Everywhere I look this week, all I hear about is Susan Boyle, the British woman who wowed the judges of "Britian's Got Talent" with her performance of "I Dreamed A Dream" from Les Miserables. She's got a great voice, a nice story and a wonderfully pleasant, funny personality.
But that's not why we're talking about her. There are lots of great singers with great stories on these sorts of shows. No, we're talking about her because her performance revealed our prejudice, namely that ordinary or unattractive people have nothing to offer. Ms. Boyle, as we all know by know, is not your normal talent/reality show contestant; she's not 20 with pre-whitened teeth, porcelain skin and perfect hair. She is 47 and very ordinary -- like most of us, really. And when we first saw her we assumed she was a joke.
Since then it seems the whole Western world has gotten swept up over her performance. Commentators everywhere are swooning over what Ms. Boyle's performance can teach us. Generally, these musings wander through the innocuous life-affirming daisies of how we're all beautiful and loved by God, we all have gifts, we are all Susan Boyle, etc. All nice, all good.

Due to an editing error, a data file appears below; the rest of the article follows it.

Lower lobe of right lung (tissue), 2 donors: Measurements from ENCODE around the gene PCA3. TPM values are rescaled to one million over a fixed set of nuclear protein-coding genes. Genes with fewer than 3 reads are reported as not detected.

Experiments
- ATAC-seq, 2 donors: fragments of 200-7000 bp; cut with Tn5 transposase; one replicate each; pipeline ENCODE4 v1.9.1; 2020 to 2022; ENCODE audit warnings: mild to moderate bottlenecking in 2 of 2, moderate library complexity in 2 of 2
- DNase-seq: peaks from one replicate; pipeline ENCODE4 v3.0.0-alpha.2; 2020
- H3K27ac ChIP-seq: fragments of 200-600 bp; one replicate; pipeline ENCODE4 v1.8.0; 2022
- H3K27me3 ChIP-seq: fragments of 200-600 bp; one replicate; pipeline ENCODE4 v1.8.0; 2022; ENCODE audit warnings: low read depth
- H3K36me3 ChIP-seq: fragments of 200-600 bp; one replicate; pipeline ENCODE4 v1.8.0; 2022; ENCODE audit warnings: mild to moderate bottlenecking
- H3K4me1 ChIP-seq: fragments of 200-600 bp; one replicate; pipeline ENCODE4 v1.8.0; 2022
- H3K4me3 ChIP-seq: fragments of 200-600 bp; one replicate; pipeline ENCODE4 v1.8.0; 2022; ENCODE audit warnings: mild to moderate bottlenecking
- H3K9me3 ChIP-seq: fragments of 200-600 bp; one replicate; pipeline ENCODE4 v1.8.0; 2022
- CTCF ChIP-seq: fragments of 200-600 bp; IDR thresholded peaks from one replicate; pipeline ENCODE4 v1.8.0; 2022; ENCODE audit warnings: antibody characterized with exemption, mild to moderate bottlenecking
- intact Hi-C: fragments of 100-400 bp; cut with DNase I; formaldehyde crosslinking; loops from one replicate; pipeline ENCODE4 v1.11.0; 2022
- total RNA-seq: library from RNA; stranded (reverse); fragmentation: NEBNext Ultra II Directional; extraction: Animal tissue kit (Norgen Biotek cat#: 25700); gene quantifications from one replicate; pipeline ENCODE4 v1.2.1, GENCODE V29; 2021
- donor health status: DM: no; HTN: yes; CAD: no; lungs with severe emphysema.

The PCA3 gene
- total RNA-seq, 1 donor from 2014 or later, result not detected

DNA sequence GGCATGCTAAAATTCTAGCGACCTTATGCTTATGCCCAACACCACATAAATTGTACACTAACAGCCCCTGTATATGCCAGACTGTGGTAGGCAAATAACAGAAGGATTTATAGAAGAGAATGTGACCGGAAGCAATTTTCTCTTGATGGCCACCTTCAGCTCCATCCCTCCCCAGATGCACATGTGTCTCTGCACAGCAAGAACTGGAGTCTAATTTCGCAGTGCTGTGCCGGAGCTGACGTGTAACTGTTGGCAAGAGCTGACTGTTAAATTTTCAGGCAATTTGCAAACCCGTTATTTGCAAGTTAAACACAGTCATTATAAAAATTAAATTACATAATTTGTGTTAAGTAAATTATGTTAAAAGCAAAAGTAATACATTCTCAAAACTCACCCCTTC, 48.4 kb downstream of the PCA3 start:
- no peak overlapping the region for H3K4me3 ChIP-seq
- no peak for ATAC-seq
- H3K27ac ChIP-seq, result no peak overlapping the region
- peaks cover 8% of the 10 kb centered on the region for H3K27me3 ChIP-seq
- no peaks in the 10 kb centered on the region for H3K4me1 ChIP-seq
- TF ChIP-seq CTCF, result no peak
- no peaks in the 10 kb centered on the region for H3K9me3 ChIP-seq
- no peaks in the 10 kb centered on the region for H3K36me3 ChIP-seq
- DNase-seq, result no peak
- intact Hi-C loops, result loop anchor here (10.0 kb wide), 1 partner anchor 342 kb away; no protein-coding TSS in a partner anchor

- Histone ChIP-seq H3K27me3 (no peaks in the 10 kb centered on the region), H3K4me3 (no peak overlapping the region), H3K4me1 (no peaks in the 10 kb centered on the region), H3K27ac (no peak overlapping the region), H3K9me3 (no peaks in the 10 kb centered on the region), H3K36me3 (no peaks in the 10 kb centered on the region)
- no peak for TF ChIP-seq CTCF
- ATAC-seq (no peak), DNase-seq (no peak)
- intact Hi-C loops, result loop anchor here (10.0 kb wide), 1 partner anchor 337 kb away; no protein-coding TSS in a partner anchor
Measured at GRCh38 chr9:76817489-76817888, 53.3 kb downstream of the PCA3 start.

But most of which avoids the dark and important underbelly of the whole thing: that we consciously or unconsciously conflate value with ability. People are worthy of my attention insofar as they are attractive; otherwise they aren't even on my radar, or they're a set-up for a joke. And rather than challenge that notion, the way Ms. Boyle's performance is being presented actually reinforces it. Why are we paying attention to her, after all? Because she, too, has a talent. She can sing.
I admit, I'm the wet blanket at this post-resurrection sunshine picnic beach party. I just think it's important to see, the story here is not just about Susan Boyle or God or whomever else we might want to use to whitewash things; it's about us. And it's not a pretty picture.
But seeing that is the only way to change.